[A2k] [open-government] Access to information a right in new Kenyan constitution

Innovation Navigator innovation-navigator at chello.at
Mon Aug 30 09:53:38 PDT 2010

Dear Pranesh, Dear colleagues,

I am not aware of any country on the globe where
a single constitutional provision without transformation
into Acts and Ordinances did show any significant effect.

If open data policy would be so simple as stated in litera c,
then why did the implementation of open data policy
not progress substantially in the past 20 years?
Even in forerunner countries as AU, Canada and the US?

Sorry, common legal practice showed that in the
permanent conflict with data protection, copyright and other
rights and restrictions, open data implementation turned
out to be very tricky.
Even constitutional principles are in permanent conflict.

So lets see the evaluation report in ten years,

kind regards,


At 12:58 30.08.2010, Pranesh Prakash wrote:

>The provision states:
>35. Access to information
>(1) Every citizen has the right of access to—
>         (a) information held by the State; and
>         (b) information held by another person 
> and required for the exercise or protection of 
> any right or fundamental freedom.
>(2) Every person has the right to the correction 
>or deletion of untrue or misleading information that affects the person.
>(3) The State shall publish and publicise any 
>important information affecting the nation.
>New laws will allow access to information held by State
>By Henry Maina
>Posted Tuesday, August 24 2010 at 00:00
>The operations of the Kenyan government in the 
>past 47 years can be summarised as secretive and opaque.
>However, this will soon be a thing of the past.
>However, the promulgation of the New 
>Constitution on Friday will immediately allow 
>Kenyans to demand disclosure of any information 
>held by the State as provided for in Article 35.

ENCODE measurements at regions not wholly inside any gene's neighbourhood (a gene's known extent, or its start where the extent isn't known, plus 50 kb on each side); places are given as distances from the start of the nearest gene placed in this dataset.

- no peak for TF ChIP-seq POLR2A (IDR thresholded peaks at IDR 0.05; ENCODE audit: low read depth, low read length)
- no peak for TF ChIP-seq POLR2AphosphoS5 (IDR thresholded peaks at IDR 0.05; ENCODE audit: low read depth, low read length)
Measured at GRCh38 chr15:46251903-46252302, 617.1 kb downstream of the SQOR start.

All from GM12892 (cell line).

>It states that every citizen has the right of 
>access to information held by the State; and 
>information held by another person and is 
>required for the exercise or protection of any right or fundamental freedom.
>The idea that this provision of the New 
>Constitution comes into effect immediately makes 
>in some way superfluous the pending Freedom of Information Bill.
>This is because the right to access information 
>as formulated in the New Constitution is a 
>blanket right, it needs no legislation on how it 
>is applied and there is no qualification on the 
>type of information that can be accessed.
>In fact, the promulgation of the New 
>Constitution immediately renders most sections 
>of the Official Secrets Act redundant and the 
>often quoted secrecy oath nugatory.
>This is because the Article 35 (3) states that 
>the State shall publish and publicise any 
>important information affecting the nation.
>That Article 35 found its place in the New 
>Constitution after over 10 years of civil 
>society organisations trying to advocate for the 
>passage of an access to information law is a big 
>win for democracy, good governance and rule of law.
>To Wanjiku who has seen the quality of her life 
>deteriorate because of bad governance and lack 
>of accountability, the access to information 
>provision could make a lot of difference.
>Similarly, a legislator sitting in one of the 
>parliamentary oversight committees, say the 
>Parliamentary Accounts Committee, could request 
>for comprehensive information on the expenses 
>incurred by the State to resettle Internally 
>Displaced Persons in the last two years.
>To investigative journalists, the provision on 
>access to information allows you to do your 
>research and have an exclusive without having to 
>look at your shoulders for fear of criminal 
>charges like publication of false information or 
>obtaining information illegally.
>Thus Article 35 in the New Constitution is a win 
>for all Kenyans regardless of status, 
>profession, race, class and even level of education.
>It obliges all public bodies, which is any body, 
>established by or under the Constitution; 
>established by statute; which forms part of any 
>level or branch of government; owned, controlled 
>or substantially financed by funds provided by 
>government or the state; or carrying out a statutory or public function.
>The writer is the director of ARTICLE 19 Eastern Africa.
>Pranesh Prakash
>Programme Manager
>Centre for Internet and Society
>W: http://cis-india.org | T: +91 80 40926283
>open-government mailing list
>open-government at lists.okfn.org

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